The Greens want to make flying (short-haul) unattractive. Image: Rita Morais, CC0 1.0
The energy and climate newsreel: Of short-haul flights, drastic changes in the Arctic, Californian forest fires, Indian hurricanes and a famine crisis in Madagascar
Last week – even before the CDU finally discovered the gender star as the all-important ie in this world not lacking in crises, wars and catastrophes – there was a lot of noise about the ie of short-haul flights. The Green candidate for chancellor Annalena Baerbock had dared to question short-haul flights, from which the CDU economic council, vice-president is Friedrich Merz, razor-sharp concluded that now the end for vacation flights to Mallorca, Italy and so on threatened. For Merz apparently all domestic destinations.
Baerbock had not actually said much more than that flying over short distances must be made less attractive. In concrete terms, her draft for an election program for the Bundestag, which will be voted on at a party conference in just under three weeks, is nothing more than a few harsh words: "We want to make short-haul flights superfluous by 2030 by massively expanding the railroads. The number of long-haul flights must be reduced and flying decarbonized at the same time." Nothing more. No ban; not even the demand for an end to the massive subsidies for aviation fuel and airports.
In a brochure published in December 2019, the German Federal Environment Agency calls flying the most climate-damaging mode of transportation. Aircraft exhaust accounted for about 2.5 percent of all emissions of the greenhouse gas CO2 worldwide. In addition, other emissions, especially water vapor and sulfur and nitrogen oxides, double or triple the greenhouse effect of exhaust gases.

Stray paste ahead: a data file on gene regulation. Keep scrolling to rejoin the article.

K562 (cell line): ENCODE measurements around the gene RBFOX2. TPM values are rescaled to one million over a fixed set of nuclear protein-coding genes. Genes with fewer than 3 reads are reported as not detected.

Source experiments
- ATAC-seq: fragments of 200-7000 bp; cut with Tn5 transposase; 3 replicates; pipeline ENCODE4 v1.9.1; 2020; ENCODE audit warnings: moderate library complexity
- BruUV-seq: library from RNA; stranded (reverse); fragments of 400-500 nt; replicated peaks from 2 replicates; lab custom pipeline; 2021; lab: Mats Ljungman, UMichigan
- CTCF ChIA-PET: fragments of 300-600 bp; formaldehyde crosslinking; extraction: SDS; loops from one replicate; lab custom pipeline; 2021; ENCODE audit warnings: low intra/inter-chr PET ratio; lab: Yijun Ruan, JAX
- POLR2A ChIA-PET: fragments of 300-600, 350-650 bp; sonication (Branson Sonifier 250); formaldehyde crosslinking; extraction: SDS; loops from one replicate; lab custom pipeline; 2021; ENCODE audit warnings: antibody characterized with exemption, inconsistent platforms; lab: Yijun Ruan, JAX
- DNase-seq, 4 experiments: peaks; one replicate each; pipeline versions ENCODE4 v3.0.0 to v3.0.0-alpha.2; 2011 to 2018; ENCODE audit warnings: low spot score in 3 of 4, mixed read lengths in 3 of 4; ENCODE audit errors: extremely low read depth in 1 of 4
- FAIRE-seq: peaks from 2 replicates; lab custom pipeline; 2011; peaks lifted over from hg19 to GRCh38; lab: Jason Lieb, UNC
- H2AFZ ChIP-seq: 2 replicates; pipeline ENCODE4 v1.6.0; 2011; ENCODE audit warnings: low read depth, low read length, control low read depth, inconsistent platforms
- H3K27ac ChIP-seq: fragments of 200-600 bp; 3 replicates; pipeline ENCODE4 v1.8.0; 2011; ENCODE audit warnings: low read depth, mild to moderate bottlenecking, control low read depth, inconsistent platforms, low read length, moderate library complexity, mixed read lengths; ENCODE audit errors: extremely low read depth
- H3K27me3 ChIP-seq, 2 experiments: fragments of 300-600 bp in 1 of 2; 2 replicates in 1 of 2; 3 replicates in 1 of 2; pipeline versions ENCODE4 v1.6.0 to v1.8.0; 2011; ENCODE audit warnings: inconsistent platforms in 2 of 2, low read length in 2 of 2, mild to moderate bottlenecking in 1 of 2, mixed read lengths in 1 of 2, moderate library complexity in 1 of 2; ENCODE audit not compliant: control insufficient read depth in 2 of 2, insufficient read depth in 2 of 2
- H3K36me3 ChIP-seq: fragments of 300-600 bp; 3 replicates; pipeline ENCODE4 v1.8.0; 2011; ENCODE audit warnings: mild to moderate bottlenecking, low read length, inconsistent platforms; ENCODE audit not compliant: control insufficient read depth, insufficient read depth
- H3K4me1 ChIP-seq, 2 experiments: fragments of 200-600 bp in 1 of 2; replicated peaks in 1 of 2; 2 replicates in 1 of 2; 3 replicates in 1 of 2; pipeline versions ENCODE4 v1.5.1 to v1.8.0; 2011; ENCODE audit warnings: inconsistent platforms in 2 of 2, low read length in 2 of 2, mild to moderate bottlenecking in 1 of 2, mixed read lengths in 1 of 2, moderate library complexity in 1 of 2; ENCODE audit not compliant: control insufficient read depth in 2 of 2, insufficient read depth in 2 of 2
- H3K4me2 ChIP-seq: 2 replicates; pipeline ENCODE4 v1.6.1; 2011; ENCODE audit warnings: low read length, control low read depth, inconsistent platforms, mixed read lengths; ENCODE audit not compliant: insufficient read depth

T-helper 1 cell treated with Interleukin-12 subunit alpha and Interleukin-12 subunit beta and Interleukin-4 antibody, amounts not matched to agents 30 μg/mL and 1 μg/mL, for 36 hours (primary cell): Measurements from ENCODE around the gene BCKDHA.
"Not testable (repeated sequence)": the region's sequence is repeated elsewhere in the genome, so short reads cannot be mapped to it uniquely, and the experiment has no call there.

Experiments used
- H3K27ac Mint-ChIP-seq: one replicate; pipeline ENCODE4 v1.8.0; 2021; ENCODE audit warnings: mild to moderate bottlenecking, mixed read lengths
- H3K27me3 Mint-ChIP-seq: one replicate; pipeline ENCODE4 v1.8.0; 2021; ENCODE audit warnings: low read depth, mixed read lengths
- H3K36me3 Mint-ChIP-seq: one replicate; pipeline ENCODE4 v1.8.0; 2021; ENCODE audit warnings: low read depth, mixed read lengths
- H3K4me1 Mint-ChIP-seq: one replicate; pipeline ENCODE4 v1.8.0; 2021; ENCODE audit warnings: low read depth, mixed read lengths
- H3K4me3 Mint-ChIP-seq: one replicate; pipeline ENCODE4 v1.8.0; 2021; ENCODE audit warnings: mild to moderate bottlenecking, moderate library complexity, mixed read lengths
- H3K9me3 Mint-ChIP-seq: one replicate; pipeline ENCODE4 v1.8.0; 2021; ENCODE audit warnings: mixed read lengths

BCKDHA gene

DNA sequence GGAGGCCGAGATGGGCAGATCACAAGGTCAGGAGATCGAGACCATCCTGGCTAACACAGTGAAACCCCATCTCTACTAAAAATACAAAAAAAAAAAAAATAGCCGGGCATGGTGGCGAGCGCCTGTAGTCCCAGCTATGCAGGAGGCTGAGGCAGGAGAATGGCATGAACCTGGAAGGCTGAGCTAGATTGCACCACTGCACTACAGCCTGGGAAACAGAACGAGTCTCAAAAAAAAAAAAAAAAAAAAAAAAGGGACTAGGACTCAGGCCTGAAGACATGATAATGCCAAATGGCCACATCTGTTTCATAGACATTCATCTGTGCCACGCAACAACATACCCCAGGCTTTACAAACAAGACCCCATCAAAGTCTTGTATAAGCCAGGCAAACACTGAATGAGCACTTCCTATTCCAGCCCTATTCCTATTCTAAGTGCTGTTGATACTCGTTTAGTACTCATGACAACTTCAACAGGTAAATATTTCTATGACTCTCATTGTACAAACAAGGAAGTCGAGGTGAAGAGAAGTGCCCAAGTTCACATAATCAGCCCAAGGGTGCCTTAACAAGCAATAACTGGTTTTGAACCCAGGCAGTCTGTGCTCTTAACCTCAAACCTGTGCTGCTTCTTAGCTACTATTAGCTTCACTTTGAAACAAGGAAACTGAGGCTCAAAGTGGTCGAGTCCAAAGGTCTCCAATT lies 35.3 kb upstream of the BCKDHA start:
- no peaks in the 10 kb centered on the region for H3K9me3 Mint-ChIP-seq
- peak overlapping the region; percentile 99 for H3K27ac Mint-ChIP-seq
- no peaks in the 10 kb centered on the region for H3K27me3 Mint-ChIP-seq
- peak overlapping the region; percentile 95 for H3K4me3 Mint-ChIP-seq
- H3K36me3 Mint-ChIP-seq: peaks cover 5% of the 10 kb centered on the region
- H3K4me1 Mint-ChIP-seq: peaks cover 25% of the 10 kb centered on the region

But water vapor and nitrogen oxides are also emitted by planes that use synthetic fuels. In this respect, the basic demand for decarbonization of aviation, which means the use of hydrogen or synthesized hydrocarbons, is at best half-hearted and the widespread criticism from the ranks of the Union is particularly absurd. Bad theater, which – intentionally or unintentionally – distracts from a serious discussion of the problems at hand.
Incidentally, France’s new climate law, passed in early May, bans short-haul flights on routes that can be covered by train in less than two and a half hours. In addition, the new construction and expansion of the airport has been banned.
The law was passed by conservatives and liberals, whose local party friends consider such things to be the devil’s work and who once again try to stigmatize the Greens as a party of prohibition, a framing that is also taken up by many riot-loving journalists.
The accusation is, of course, particularly original coming from a party that, among other things, wants to see cannabis and the gender asterisk banned and that has no problem at all with doctors being punished for providing information about abortions. And he is on the level of well-paid actors, who go on talk shows to explain in front of the camera that one is not allowed to say this or that anymore.